A Revolutionary Roundup, January 2016

The Age of Revolution seems to be having a moment in the historical world. January 2016 is overflowing with thought-provoking debates about the state of the field and new directions for the historiography. Here is a roundup of recent summaries of some of these discussion!

Benjamin Park wrote a post on The Junto: A Group Blog on Early American History

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Jordan Taylor storified the tweets from four of the five Age of Revolutions Panels at the AHA:

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1) Revolutions: The State of the Field (Chaired by David A. Bell)

“A Hemispheric Revolution? The Americas, c. 1760s-1820s, Nathan Perl-Rosenthal
“Recent Reconsiderations of the French Revolution and Its Neighbors,” Katlyn Carter
“Becoming Masters of Their Own Homes: The United Front and Nationality Autonomy on the Tibetan Plateau during the ‘Early Liberation’ Period,” Benno Ryan Weiner
“Violence, Revolution, and the End of the Cold War in the Middle East,” Paul T. Chamberlin

See also David A. Bell’s preview of this session “Renewing the Comparative Study of Revolutions,” on AHA Today

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Rewriting Revolutions, 1750-1850: New Settings, Characters, and Plots

2) Part 1: Moments and Movements (Chaired by Sarah Knott)

“War Stories: Defining the American Revolution,” Michael A. McDonnell
“Revolution and Royalism in Pacific South America, 1780-1825,” Marcela Echeverri
“This Is Not Our Fight: The Countess of Huntingdon and Transatlantic Evangelicalism during the American Revolution,” Kate Carté Engel
“The End of the Revolution?: The Haitian Declaration of Independence,” Julia Gaffield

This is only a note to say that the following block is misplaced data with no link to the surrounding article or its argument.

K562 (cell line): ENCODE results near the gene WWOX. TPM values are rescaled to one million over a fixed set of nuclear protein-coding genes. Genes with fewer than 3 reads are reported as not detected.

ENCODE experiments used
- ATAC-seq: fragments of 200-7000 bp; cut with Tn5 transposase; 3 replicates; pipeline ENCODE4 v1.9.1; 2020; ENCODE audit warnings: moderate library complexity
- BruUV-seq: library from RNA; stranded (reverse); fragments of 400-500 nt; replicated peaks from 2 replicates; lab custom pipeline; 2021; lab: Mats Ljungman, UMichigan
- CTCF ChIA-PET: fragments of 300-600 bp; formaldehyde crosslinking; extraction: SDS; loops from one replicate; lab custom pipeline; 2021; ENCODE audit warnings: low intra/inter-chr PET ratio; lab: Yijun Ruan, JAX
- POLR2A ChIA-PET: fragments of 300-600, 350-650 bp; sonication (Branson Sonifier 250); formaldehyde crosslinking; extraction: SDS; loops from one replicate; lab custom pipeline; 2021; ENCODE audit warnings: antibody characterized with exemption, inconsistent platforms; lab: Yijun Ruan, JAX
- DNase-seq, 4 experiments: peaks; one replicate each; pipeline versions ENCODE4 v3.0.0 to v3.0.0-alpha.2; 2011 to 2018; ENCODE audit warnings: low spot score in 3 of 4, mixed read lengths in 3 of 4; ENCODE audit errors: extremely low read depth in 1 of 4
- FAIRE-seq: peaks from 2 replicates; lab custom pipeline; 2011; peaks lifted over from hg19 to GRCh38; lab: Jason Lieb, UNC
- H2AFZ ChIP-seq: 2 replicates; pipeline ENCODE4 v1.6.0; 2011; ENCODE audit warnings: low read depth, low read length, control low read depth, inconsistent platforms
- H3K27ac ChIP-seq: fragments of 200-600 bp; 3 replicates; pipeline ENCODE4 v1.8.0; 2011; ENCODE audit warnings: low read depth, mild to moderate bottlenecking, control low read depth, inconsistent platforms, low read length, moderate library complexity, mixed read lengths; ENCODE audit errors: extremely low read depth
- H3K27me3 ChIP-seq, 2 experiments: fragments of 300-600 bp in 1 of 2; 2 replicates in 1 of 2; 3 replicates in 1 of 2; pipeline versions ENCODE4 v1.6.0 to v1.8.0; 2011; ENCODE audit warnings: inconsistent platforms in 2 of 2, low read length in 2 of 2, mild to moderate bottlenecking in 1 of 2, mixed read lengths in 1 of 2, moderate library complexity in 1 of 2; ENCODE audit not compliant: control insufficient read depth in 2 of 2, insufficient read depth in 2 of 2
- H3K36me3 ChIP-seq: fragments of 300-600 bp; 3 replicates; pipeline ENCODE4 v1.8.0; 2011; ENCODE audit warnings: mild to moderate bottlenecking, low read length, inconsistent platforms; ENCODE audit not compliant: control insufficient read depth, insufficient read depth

3) Part 2: Things and Persons (Chaired by Jane Kamensky)

“Object Lessons of the Revolutionary Atlantic,” Ashli White
“The Identities of Emigration: The Circulation and Reintegration of French Revolutionary Émigrés,” Mary Ashburn Miller
“Identity Papers and Paper Nations: Making Nationality at Sea in the Revolutionary Era,” Nathan Perl-Rosenthal
“Revolutionaries Traveling between Revolutions,” Janet L. Polasky

4) Part 3: Places and Materialities (Chaired by Edward B. Rugemer)

“Frontiers and Food Systems in the Age of Revolutions,” Natale Zappia
“Freedom, Subjection, and Monarchical Sovereignty in (Post) Revolutionary Haiti,” Doris Garraway
“West Africa’s Islamic Moral Revolutions,” Bronwen Everill
“Austerity and Extraction in a Revolutionary Age,” Steven C. A. Pincus

Sarah Knott wrote an article for the William and Mary Quarterly, “Narrating the Age of Revolution.”

This article grew out of the 2014 WMQ-EMSI workshop, “The Age of Revolutions.” The “Rewriting Revolutions” series at the AHA also grew out of this workshop. The article is now available on JSTOR!

This essay offers a genealogy and diagnosis of new “situational” narratives about the age of revolutions. It grew out of a WMQ-EMSI workshop, “The Age of Revolutions,” convened at the Huntington Library in 2014. Workshop participants presented papers concerning the massive transnational transformations of the late eighteenth century that rent old regimes from the Americas to West Africa and Western Europe. The essay sets today’s historical narratives in relation to those of the revolutionary period and the mid-twentieth century and explores their “situational” form in our present. Situational narratives are marked by a heightened emphasis on place and mobility and a concern for people acting politically and locatedly (that is, from the vista of their own location). They make for new kinds of narrative interpretation and new understandings of revolution. To compose a field, the author argues, situational narratives must retheorize the condition of eventfulness, renovate understandings of politics and of freedom as a set of practices, and overcome narrative’s habit of soliloquy by developing new techniques of scholarly communality.

Bryan Banks wrote a post “Reflections on Revolutions at the AHA,” for his Blog with Cindy Ermus, Age of Revolutions: A HistorioBLOG

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Jordan Taylor expanded on his live tweeting and wrote “State of the field report from AHA 2016, Atlanta,” for the OIEAHC’s Uncommon Sense blog.

“The geographic expansiveness of these papers reflects historians’ turn away from a Eurocentric model of the Age of Revolutions (most famously articulated in Robert Palmer’s foundational two-volume The Age of the Democratic Revolution).”

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